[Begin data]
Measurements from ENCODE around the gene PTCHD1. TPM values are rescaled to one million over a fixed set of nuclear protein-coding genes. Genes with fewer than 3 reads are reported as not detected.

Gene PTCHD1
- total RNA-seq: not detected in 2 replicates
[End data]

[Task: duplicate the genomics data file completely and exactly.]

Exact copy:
Measurements from ENCODE around the gene PTCHD1. TPM values are rescaled to one million over a fixed set of nuclear protein-coding genes. Genes with fewer than 3 reads are reported as not detected.

Gene PTCHD1
- total RNA-seq: not detected in 2 replicates